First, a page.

It's sort of like those people who insist they're fine, fine with gay people, as long as the gay people don't flaunt it. You know, like straight people flaunt it by wearing wedding rings. Or hold hands in public without fearing getting rolled and beaten. Or get myriad civil rights just by going through what's a very simple ceremony at bottom. Saying that gay people flaunt their gayness by being who they are with the people that they love means that you don't recognize your own privileged status. Either way, whether by having one-to-a-customer gay boyfriends or insisting people keep things quiet, you're contributing to inequality. You're refusing to recognize that folks, frankly, is folks.

I'm thinking about this tonight because I had dinner with two friends, one old and one new. They've had a solid, committed relationship for eleven years--longer without serious troubles than almost any straight couple my age that I know. One of the guys said the wisest thing I think I've heard ever about relationships: that the key to getting along for a long period of time is that the relationship is not on the table unless it's explicitly on the table. In other words, fights about who left the freaking toothpaste cap off this time are limited to toothpaste caps. You should never haul the entirety of your relationship into every. single. fucking. fight.

That stopped me dead, even after two margaritas, and made me realize what I've been doing wrong.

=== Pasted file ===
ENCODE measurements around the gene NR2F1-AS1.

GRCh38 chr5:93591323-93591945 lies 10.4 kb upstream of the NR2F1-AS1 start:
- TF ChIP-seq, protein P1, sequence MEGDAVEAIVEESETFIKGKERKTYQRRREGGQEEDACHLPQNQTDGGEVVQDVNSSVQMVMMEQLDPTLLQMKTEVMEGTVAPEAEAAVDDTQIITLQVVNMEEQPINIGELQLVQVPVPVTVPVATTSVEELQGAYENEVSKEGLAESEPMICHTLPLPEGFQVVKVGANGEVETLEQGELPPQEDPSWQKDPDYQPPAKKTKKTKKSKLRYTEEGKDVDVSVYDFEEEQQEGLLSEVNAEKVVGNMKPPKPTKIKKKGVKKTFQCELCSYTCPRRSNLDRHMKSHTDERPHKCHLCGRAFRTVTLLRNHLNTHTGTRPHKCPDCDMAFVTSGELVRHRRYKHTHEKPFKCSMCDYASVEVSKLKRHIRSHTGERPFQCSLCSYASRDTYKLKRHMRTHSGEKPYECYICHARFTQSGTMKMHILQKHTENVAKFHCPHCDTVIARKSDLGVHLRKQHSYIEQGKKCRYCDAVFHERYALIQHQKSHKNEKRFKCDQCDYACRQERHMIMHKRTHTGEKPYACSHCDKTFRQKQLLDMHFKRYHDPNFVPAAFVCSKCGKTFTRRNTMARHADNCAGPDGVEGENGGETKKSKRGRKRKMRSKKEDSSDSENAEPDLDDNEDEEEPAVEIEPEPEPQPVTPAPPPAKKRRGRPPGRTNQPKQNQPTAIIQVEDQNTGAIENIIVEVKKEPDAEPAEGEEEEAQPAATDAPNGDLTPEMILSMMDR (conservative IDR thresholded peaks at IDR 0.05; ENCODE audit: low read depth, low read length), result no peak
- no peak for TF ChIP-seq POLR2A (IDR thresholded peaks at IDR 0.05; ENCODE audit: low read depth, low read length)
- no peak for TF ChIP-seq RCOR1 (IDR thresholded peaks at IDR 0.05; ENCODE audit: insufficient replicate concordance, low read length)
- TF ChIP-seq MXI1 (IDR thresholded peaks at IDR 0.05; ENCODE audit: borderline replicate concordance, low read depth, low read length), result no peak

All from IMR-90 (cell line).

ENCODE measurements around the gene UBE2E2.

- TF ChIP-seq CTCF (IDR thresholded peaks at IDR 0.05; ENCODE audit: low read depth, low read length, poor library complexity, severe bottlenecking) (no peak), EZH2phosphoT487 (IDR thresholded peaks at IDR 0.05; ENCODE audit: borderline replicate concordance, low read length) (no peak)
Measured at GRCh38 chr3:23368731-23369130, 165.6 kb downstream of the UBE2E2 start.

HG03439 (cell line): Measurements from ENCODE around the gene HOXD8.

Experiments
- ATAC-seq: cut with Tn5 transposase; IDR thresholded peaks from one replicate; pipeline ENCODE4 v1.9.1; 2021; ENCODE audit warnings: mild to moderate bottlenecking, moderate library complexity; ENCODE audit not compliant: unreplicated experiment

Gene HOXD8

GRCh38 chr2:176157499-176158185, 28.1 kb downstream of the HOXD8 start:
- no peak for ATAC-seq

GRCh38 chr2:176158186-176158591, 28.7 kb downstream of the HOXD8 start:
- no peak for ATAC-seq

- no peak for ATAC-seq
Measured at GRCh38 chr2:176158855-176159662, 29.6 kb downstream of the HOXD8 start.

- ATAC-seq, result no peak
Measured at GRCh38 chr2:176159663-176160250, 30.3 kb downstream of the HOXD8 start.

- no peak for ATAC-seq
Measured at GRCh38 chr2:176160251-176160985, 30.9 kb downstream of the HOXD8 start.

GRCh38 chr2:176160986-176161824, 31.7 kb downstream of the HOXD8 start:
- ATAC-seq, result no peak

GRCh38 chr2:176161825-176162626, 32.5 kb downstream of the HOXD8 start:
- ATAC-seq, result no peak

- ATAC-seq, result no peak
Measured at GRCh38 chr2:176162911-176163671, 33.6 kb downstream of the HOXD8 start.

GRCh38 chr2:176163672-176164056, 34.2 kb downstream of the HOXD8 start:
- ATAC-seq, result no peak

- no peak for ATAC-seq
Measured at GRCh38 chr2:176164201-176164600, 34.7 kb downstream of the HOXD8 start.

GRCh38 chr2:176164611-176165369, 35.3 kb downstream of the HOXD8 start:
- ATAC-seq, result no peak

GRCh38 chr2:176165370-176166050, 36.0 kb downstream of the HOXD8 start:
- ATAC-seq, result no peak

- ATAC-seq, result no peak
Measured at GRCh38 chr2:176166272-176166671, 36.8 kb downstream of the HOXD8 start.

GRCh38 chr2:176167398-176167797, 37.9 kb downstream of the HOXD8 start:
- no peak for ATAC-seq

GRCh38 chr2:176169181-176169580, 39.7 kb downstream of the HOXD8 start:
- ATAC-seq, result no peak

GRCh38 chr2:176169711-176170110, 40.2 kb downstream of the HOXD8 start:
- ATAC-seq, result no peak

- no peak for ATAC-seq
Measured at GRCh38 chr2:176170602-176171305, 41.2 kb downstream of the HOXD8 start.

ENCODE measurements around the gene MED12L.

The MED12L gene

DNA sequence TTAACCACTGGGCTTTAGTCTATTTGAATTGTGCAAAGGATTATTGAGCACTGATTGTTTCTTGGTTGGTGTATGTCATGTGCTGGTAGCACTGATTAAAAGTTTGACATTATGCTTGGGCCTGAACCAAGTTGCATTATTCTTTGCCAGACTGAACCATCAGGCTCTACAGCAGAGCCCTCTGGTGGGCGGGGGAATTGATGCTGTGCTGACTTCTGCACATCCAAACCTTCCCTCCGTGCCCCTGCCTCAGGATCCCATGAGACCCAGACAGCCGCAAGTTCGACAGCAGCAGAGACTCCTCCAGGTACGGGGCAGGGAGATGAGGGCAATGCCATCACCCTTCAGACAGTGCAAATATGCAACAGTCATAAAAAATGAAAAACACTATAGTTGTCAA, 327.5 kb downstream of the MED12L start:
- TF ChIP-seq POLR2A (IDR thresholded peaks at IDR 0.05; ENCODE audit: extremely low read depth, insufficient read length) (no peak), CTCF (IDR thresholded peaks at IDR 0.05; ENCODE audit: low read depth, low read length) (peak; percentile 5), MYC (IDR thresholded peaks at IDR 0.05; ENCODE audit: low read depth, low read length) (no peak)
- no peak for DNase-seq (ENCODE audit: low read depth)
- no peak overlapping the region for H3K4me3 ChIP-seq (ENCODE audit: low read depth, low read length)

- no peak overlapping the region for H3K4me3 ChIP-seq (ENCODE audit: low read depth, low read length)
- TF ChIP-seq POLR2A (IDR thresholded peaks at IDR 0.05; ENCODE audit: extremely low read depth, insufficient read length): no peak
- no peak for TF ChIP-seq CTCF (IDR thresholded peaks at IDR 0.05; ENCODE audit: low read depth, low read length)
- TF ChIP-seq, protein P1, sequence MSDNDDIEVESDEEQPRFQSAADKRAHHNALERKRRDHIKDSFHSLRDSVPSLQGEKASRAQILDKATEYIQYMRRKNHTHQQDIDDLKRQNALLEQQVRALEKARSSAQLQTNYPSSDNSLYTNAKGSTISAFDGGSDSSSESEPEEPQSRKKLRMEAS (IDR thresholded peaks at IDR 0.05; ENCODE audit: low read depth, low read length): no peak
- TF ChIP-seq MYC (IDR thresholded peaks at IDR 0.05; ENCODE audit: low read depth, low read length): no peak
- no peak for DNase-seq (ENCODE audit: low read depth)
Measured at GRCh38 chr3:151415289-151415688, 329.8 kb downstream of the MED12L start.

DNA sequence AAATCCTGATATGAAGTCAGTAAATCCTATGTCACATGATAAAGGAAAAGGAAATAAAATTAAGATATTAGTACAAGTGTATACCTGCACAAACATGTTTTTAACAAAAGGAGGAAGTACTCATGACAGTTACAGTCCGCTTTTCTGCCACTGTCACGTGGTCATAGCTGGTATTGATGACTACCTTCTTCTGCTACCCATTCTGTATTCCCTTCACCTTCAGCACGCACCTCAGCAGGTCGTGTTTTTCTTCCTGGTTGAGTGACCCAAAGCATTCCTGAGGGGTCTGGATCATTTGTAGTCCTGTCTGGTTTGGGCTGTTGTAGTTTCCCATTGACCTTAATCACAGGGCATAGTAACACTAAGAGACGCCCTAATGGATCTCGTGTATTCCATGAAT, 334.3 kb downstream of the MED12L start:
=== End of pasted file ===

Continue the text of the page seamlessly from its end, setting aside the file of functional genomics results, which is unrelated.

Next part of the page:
And I would've missed that had I been concentrating only on Rob's facility with show tunes or Adam's beaux yeux, and wondering if I could've gotten them to see Sex In The City with me. (In which case, you'd've had to have called the ambulance, because there was something toxic in those margaritas.)

It makes me sad, watching my otherwise well-meaning straight sisters and brothers screw this up. I have learned the best relationship lessons from gay couples, primarily because me and my ilk have made it so hard for them for so long. I've learned a hell of a lot about my own unrecognized privilege from gay, gay and biracial, gay and Buddhist, and trans women. Not to say that Gay People exist primarily as Teaching Moments, because they don't--who'd have time to go grocery shopping and mow the lawn if you were always Acting As An Example--but because I've paid attention, I've learned.

I've learned that love is too rare to be legislated against. Nobody should have to go through this life alone, and we shouldn't put barriers in each others' ways.

I've learned that people are not accessories. We should not reduce each other to the status of "betcha can't have just one".

I've learned that the crappiest situations mostly make for weirdos, but sometimes you get a jewel. And that I've been lucky.

We are all too valuable, and too valuable as we are, as we stand, to be reduced.

Muh-muh-muh Molly and the Catssssssssss....

I don't understand. I brought him my chewy bone, and then my pig's ear, and he still didn't do anything but make that awful noise at me. Maybe if I get up here and wag my tail really, really hard, he'll understand that all I want to do is PLAYPLAYPLAYPLAY!